Jason Baker, John Kasay and Rhys Lloyd remain the legs for this team. Kasay scoring the points, Lloyd handling kickoffs, and Baker punting the ball away. Biggest void on special teams is long snapper Jason Kyle going to New Orleans. You never heard his name, which was a good thing. Steady, and reliable, Kyle was the key in the special teams engine. Without a good snap, nothing else can happen. replacing him is the chore for the Panthers in this area.

Overall, 2009 has the makings of being a good season, or a miserable one. Even if the Panthers play above what they did last year, they could still end up 7-9, due to their brutal schedule (rated 2nd toughest in the league). How quickly this team addresses roster weaknesses will go a long way in determining what kind of success they will have.

Mike Solarte

PS-notice there was no mention of the playoff loss to Arizona. I've moved on. You should too.

Tuesday, July 28, 2009

Okafor dealt to Hornets

It became official around noon--the only starting center the Charlotte Bobcats have known has been traded to the New Orleans Hornets.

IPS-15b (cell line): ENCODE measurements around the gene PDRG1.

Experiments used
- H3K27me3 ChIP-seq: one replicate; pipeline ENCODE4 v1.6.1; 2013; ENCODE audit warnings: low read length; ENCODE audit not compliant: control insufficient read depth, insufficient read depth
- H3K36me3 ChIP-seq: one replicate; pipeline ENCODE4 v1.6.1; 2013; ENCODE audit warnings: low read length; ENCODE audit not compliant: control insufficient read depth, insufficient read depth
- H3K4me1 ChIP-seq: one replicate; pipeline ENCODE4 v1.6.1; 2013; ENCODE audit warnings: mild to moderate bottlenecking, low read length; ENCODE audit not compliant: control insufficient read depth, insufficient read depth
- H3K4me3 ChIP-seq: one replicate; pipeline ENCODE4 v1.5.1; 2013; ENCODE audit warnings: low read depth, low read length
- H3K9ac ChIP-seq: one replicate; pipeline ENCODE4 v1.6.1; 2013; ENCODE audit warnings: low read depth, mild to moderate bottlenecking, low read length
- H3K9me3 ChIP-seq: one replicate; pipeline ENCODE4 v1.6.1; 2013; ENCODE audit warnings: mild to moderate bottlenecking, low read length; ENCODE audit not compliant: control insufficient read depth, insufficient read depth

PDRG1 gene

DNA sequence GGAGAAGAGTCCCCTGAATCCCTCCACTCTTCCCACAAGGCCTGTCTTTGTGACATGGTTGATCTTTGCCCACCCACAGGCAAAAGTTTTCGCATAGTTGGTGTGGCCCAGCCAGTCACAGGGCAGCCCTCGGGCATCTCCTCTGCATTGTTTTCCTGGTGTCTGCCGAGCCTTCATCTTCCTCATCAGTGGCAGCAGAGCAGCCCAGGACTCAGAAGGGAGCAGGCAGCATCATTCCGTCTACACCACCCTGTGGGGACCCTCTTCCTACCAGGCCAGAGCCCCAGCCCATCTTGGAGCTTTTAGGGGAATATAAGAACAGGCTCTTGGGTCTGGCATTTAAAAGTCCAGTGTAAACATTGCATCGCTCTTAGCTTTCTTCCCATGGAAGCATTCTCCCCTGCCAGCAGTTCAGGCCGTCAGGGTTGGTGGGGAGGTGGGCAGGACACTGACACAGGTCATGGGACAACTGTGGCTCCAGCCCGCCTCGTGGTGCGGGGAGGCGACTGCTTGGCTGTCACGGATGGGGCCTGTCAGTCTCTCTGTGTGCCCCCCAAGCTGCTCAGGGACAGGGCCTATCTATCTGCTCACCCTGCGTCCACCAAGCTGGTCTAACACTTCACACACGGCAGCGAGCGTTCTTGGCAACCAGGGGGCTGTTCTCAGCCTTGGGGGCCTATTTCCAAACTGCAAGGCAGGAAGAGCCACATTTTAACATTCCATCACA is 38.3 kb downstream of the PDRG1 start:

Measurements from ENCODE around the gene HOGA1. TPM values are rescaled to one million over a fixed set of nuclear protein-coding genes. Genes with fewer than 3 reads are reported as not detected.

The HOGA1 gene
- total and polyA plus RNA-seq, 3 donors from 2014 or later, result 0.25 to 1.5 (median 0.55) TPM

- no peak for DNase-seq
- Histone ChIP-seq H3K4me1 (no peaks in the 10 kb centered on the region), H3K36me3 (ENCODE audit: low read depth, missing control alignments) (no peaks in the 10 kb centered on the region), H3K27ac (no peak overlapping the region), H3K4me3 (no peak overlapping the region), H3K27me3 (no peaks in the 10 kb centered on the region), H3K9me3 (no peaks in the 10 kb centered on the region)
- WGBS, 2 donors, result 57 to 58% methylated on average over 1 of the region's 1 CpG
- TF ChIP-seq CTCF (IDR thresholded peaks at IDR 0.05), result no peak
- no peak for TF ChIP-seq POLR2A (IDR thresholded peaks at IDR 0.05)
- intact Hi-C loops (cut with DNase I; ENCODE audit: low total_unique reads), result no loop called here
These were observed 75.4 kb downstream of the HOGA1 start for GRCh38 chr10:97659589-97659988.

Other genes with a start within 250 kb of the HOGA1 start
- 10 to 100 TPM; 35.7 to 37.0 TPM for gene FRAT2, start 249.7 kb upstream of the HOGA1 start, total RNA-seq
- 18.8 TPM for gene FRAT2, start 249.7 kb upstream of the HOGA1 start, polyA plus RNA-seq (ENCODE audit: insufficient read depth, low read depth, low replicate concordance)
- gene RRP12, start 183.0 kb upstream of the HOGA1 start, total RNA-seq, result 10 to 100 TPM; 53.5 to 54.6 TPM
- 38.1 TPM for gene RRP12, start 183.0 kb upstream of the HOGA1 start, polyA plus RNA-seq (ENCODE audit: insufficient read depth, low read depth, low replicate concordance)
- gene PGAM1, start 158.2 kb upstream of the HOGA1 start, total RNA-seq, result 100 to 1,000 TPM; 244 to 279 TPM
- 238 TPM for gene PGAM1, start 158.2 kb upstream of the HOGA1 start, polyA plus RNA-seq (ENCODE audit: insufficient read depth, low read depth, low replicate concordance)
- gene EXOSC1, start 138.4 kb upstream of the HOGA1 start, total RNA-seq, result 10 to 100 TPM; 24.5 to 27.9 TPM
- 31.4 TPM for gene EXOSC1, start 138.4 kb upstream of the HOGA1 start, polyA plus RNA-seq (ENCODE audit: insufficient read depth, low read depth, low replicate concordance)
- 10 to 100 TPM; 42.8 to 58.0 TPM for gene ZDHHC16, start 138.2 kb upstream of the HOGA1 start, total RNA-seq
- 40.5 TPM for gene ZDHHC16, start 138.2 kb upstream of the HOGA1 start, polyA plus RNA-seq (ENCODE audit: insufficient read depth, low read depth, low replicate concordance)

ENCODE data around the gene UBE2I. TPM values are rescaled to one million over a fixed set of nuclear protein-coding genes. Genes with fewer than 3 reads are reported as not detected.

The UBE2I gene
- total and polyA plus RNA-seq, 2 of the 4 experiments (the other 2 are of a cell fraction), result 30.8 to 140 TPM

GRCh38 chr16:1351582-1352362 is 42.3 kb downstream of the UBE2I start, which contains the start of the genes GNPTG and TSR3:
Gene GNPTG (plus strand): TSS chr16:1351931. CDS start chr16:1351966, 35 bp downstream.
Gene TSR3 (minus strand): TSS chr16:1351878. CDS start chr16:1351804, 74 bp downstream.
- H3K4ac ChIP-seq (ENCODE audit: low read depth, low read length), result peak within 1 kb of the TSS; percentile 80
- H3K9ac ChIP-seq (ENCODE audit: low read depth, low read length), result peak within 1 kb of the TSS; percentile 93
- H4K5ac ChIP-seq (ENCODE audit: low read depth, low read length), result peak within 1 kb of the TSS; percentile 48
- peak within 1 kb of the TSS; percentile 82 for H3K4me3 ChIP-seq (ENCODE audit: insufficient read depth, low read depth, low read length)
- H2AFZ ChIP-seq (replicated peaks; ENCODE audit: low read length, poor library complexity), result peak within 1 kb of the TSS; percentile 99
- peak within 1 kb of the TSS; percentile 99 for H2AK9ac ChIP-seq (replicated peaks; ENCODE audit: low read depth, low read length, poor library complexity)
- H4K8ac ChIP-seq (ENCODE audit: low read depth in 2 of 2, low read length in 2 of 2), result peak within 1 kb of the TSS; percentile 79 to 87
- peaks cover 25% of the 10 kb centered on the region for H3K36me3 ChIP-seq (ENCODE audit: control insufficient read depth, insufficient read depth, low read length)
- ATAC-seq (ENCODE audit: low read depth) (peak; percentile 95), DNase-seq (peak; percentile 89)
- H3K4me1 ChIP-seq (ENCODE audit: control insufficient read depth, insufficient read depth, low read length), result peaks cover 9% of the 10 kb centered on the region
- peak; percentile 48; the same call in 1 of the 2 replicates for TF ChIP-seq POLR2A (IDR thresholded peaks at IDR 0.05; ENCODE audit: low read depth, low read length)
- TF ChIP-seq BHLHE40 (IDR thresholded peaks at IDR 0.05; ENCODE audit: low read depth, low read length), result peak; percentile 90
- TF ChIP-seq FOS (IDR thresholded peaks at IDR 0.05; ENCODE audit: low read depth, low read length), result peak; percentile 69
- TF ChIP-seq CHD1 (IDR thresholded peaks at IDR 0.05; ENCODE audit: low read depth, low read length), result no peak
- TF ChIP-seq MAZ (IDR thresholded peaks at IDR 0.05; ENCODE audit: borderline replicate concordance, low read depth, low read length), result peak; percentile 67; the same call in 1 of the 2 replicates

Emeka Okafor bids farewell to the city and franchise he helped build. In exchange, the Bobcats receive Tyson Chandler, a 7-1 center that brings a higher price tag for a shorter period of time.

On the surface, this looks like a good deal for Charlotte. Chandler is a little more athletic and fluid. Okafor was a solid contributor, but not the flashy kind of guy that puts fans in the seats.

Dig a little deeper, and the picture blurs. Okafor's contributions on both ends of the floor will be missed. A career double-double average, plus his ability to defend the basket made him an above average big man. Chandler was nearly dealt to Oklahoma City last year, before the deal was nixed due to concerns over a lingering toe injury.

To me, this deal is a basic wash to a loss for the Bobcats. Okafor is the more accomplished player, more polished, poised and complete. Chandler doesn't make you jump off the couch and say wow that often, but he can. The challenge for Chandler is defending guys like Dwight Howard--and he'll get plenty of chances to do that, considering Orlando's spot in the division with Charlotte.